83.“A moral being is one who is capable of reflecting on his past actions and their motives—of approving of some and disapproving of others.”

84.“As natural selection acts by competition, it adapts the inhabitants of each country only in relation to the degree of perfection of their associates; so that we need feel no surprise at the inhabitants of any one country, although on the ordinary view supposed to have been specially created and adapted for that country, being beaten and supplanted by the naturalised productions from another land.”

85.“The limit of man s knowledge in any subject possesses a high interest which is perhaps increased by its close neighbourhood to the realms of imagination.”

86.“False facts are highly injurious to the progress of science, for they often endure long; but false views, if supported by some evidence, do little harm, for every one takes a salutary pleasure in proving their falseness.”

87.“I have tried lately to read Shakespeare, and found it so intolerably dull that it nauseated me”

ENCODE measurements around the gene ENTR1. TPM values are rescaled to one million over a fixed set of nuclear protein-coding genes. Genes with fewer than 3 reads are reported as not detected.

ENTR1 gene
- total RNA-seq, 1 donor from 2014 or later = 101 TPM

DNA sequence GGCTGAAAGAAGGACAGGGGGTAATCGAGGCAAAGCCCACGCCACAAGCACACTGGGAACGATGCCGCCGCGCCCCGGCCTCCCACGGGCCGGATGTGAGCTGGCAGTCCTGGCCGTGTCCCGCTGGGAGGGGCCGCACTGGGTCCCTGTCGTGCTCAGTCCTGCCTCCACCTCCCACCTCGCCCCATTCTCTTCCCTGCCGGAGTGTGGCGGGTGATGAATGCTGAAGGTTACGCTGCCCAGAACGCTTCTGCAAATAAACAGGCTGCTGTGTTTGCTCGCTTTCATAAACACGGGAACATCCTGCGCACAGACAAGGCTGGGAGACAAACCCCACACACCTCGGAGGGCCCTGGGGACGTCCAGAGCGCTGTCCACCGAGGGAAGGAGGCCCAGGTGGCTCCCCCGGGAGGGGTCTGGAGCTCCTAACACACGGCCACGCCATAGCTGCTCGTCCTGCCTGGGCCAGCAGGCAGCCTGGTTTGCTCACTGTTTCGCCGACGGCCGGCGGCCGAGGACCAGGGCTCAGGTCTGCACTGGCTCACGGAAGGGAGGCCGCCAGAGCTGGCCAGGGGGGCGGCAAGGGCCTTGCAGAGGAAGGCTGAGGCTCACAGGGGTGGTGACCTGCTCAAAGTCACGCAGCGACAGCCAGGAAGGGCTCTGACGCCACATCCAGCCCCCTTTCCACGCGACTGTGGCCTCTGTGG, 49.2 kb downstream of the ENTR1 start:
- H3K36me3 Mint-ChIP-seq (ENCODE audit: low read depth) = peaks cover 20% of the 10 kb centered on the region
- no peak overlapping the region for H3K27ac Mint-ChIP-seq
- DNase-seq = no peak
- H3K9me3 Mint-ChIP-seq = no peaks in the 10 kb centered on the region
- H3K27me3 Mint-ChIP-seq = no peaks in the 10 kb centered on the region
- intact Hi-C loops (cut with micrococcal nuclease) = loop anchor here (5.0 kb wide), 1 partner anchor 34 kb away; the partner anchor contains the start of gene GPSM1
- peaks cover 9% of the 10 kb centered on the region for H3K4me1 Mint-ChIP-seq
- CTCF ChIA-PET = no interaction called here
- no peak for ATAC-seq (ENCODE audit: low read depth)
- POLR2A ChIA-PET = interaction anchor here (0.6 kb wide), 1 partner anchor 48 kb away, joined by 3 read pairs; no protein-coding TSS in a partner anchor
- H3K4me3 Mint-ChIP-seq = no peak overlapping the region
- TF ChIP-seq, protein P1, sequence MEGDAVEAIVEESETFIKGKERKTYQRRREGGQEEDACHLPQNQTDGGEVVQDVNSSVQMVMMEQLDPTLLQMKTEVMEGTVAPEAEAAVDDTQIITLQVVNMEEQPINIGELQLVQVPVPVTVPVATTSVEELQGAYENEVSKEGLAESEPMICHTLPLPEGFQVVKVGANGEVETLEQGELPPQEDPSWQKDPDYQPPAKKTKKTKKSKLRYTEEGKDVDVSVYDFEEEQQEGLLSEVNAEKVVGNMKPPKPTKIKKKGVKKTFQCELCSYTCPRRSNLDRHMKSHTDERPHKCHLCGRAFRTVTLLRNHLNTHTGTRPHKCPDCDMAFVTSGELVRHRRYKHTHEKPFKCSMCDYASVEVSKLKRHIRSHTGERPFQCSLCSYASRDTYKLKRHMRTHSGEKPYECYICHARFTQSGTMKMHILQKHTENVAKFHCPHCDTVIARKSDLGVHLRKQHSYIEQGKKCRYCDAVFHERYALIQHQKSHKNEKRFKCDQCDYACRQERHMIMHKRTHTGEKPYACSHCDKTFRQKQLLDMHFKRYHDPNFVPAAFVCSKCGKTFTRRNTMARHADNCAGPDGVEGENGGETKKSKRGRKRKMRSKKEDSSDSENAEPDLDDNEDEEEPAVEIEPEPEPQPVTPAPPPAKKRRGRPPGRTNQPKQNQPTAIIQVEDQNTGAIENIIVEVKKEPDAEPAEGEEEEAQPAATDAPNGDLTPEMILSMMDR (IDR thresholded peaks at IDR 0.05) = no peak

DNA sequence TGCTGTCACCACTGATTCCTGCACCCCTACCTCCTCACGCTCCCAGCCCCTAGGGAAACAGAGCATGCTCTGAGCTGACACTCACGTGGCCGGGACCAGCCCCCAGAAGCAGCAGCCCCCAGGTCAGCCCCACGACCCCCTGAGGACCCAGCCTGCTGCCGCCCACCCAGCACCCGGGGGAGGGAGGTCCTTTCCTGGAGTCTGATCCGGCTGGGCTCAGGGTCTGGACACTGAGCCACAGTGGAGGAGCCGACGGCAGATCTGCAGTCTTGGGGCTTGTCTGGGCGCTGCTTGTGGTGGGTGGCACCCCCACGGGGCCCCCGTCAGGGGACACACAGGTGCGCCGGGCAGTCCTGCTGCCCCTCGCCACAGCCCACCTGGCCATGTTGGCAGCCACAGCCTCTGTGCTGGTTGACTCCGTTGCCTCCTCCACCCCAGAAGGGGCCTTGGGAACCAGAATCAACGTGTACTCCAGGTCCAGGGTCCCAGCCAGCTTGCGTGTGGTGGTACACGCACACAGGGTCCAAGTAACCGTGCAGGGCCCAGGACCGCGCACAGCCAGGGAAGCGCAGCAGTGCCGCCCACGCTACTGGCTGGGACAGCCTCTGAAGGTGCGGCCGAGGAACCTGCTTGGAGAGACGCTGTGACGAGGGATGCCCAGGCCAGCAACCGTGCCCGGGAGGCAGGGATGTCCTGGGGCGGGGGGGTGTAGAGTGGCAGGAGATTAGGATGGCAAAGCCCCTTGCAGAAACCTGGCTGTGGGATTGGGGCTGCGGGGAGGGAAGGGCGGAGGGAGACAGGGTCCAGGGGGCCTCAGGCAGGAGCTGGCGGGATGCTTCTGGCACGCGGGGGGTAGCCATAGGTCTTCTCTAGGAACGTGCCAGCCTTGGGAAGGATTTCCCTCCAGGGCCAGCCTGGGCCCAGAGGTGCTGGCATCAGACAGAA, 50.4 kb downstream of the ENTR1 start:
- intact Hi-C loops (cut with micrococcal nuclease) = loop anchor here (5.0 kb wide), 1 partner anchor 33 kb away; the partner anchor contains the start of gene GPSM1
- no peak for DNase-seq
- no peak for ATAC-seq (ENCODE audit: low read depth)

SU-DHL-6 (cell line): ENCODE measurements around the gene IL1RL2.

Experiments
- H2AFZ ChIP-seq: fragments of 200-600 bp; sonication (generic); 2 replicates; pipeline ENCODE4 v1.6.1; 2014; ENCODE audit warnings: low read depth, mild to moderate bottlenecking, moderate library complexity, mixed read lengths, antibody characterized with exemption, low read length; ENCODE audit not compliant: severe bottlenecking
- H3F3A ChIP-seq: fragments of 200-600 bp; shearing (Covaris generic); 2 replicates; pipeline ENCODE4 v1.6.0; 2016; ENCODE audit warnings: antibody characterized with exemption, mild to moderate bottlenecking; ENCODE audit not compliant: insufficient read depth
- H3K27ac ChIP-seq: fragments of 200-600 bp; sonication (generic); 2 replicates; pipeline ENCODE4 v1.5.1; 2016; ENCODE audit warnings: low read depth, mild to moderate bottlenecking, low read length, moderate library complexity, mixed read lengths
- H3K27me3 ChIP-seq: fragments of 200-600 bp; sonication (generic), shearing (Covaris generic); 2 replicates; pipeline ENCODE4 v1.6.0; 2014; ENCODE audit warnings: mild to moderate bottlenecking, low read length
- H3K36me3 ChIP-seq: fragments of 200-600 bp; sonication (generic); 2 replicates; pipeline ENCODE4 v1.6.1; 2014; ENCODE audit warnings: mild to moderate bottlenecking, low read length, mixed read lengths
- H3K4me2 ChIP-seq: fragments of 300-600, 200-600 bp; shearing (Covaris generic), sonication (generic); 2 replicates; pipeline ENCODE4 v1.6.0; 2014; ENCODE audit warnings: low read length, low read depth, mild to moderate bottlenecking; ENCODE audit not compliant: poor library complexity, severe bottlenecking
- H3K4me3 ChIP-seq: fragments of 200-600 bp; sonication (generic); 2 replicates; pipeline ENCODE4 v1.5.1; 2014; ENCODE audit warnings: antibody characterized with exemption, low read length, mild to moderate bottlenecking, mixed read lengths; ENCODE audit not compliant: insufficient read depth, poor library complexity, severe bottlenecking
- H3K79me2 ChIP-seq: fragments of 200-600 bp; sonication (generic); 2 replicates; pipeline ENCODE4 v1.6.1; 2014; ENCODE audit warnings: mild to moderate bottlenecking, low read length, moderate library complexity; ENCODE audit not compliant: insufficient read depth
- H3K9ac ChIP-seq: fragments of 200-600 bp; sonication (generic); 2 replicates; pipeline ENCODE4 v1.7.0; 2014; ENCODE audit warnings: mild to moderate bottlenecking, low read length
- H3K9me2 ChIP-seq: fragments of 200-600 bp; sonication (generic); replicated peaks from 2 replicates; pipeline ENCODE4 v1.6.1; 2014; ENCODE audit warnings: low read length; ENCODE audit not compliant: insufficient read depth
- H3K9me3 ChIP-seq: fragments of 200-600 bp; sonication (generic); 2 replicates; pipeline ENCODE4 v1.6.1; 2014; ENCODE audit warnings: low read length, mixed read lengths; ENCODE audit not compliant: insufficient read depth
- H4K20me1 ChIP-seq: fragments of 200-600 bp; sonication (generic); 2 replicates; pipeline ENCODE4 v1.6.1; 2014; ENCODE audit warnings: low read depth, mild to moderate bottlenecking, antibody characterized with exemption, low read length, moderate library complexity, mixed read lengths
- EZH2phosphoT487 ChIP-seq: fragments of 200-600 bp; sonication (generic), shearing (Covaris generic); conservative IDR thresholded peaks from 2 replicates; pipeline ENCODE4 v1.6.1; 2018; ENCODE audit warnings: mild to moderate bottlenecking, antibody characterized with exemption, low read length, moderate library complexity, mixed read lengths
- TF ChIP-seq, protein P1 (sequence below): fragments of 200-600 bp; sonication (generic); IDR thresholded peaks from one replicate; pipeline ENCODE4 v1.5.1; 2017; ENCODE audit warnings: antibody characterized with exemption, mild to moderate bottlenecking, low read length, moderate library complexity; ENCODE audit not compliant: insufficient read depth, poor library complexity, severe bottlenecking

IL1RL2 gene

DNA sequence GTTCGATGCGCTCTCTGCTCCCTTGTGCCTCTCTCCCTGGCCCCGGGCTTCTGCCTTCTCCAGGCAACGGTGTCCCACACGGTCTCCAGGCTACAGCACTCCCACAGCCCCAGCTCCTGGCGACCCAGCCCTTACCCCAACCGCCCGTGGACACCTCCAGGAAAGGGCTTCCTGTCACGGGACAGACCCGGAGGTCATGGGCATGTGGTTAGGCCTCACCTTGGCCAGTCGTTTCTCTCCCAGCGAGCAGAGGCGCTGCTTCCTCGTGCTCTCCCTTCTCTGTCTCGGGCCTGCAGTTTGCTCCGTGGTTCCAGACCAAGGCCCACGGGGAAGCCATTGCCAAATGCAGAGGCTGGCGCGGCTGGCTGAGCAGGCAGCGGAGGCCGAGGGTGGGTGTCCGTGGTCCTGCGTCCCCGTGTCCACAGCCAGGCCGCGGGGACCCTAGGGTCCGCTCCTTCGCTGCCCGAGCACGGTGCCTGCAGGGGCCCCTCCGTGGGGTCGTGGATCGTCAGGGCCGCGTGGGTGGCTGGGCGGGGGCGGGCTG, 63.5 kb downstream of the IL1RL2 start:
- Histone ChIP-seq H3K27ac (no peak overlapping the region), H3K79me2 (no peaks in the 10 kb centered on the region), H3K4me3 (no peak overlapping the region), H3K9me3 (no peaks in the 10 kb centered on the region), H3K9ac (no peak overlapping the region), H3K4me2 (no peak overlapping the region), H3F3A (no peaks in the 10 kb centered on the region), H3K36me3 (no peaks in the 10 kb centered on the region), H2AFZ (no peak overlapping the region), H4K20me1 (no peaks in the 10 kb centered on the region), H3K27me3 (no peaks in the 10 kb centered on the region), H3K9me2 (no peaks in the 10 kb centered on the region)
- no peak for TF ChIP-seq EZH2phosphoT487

88.“In regard to the amount of difference between the races, we must make some allowance for our nice powers of discrimination gained by a long habit of observing ourselves.”

89.“I cannot persuade myself that a beneficent and omnipotent God would have designedly created the Ichneumonidæ [parasitic wasps] with the express intention of their feeding within the living bodies of Caterpillars.”

90.“The great variability of all the external differences between the races of man, likewise indicates that they cannot be of much importance; for if important, they would long ago have been either fixed and preserved, or eliminated.”